Petitioner seeks to have this Court declare his statutory rights pursuant to the Immigration and Naturalization Act (“INA”), as amended by the Illegal Immigration Reform and Immigrant Responsibility Act of 1996, 8 U.S.C. § 1228. Repl. at 1. More specifically, Petitioner asks this Court to declare his right to an expedited removal proceeding while serving his 144-month sentence “so that he can be removed [from the United States] on the day of his release from incarceration.”[1] Id. at 4. In the alternative, Petitioner asks this Court to order the BOP to transfer him to a facility that participates in the IHP so that he can obtain an immigration determination prior to his release. See Mot. at 8. Petitioner also offers a third option: compensate him for this additional detention by granting a six-month immigration departure on his original sentence. Id. at 12. Petitioner insists that such requests do not amount to a section 2255 motion, a section 2241 motion, or a writ for mandamus, situating them instead under the Declaratory Judgment Act (“DJA”), 28 U.S.C. § 2201. Repl. at 1.

         The DJA is not a jurisdictional grant. See Skelly Oil Co. v. Phillips Petroleum Co., 339 U.S. 667, 671-72 (1950). Rather, its purpose is to allow federal courts to exercise jurisdiction only in cases that: (1) meet the case or controversy requirement and (2) present a valid basis for subject matter jurisdiction. Dunn Computer Corp. v. Loudcloud, Inc., 133 F.Supp.2d 823, 826 (E.D. Va. 2001). Moreover, “even where a request for a declaratory judgment meets both of these requirements, the exercise of declaratory judgment jurisdiction [still] rests within the sound discretion of the district court.” Id.

         First and foremost, a declaratory judgment action must satisfy the case or controversy requirement of Article III of the United States Constitution. MedImmune, Inc. v. Genentech, Inc., 549 U.S. 118, 126-27 (2007). To be justiciable, a controversy must be “definite and concrete, touching the legal relationships of parties having adverse . . . interests.” Aetna Life Ins. Co. v. Haworth, 300 U.S. 227, 240-41 (1937). It also must be “real and substantial, ” rather than “an opinion advising what the law would be upon a hypothetical state of facts.” Id. at 241. Finally, it must be “of sufficient immediacy and reality to warrant the issuance of a declaratory judgment.” MedImmune, 549 U.S. at 127. Such an inquiry is fact-intensive. Id.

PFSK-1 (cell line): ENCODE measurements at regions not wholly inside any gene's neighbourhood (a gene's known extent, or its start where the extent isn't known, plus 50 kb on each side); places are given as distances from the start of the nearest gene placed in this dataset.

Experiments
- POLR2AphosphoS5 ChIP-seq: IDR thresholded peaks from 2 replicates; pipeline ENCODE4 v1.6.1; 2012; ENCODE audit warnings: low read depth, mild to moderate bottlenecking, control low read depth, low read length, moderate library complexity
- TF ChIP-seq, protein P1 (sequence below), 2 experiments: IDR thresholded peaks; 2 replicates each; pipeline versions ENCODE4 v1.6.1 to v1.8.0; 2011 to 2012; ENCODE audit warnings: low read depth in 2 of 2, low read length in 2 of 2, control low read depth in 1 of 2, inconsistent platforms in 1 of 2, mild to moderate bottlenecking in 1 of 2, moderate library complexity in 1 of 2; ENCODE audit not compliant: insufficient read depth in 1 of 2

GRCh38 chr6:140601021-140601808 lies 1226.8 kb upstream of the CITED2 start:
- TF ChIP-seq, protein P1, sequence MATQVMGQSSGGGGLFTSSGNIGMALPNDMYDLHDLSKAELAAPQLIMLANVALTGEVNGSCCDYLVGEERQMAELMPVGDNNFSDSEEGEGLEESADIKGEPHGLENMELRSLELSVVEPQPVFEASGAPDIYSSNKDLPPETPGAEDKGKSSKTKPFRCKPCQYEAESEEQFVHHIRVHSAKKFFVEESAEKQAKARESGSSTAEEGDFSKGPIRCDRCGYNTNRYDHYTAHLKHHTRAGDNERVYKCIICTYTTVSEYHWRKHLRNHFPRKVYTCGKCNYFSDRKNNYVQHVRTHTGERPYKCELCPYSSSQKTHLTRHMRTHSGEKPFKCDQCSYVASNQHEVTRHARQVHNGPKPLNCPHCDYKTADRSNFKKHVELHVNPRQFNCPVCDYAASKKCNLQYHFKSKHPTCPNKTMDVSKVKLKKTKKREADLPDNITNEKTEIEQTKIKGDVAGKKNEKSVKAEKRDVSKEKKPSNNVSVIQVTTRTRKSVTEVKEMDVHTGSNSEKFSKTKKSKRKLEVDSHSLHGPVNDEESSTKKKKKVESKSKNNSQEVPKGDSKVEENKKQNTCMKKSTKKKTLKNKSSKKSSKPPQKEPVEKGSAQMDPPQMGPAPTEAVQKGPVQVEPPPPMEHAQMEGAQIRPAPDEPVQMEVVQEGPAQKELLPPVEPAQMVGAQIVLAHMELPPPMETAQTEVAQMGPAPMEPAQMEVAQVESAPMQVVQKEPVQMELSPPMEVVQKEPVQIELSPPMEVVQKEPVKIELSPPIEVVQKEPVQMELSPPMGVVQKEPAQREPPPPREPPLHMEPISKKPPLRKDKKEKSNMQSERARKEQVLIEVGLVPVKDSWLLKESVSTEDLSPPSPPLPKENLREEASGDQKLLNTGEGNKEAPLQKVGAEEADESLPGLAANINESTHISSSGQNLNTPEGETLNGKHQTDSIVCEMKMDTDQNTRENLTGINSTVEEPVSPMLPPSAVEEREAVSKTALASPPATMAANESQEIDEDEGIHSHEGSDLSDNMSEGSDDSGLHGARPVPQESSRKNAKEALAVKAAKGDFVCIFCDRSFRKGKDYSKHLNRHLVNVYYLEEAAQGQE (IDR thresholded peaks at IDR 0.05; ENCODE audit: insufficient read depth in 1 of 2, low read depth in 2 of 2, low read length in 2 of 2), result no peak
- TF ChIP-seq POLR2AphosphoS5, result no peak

In the instant case, Petitioner fails to satisfy the Article III case or controversy requirement due to a lack of immediacy. MedImmune, 549 U.S. at 127. In particular, Petitioner cannot show the required immediacy because: (1) Petitioner is not eligible for release until June 30, 2024; (2) BOP policy does not allow for an inmate like Petitioner to be transferred to a facility that participates in the IHP until the inmate has 60 months or less remaining on his sentence;[2] (3) Petitioner is not currently eligible for such a transfer and will not become eligible until June 30, 2019; and (4) there is no evidence that the BOP does not plan to request a transfer on Petitioner's behalf once he becomes eligible. “Where, as here, a declaratory judgment request rests entirely on speculation and conjecture, there is no ‘sufficient immediacy' to warrant a discretionary grant of declaratory relief.” Firestone v. Wiley, 485 F.Supp.2d 694, 700 (E.D. Va. 2007) (citing Aetna Cas. & Sur. Co. v. Ind-Com Elec. Co., 139 F.3d 419, 422 (4th Cir. 1998) (noting that declaratory judgment jurisdiction should not be exercised when the declaratory relief sought is premature)).

         Given that Petitioner's motion does not meet the constitutional case or controversy requirement, this Court is without subject matter jurisdiction to decide its claims.

         III. ...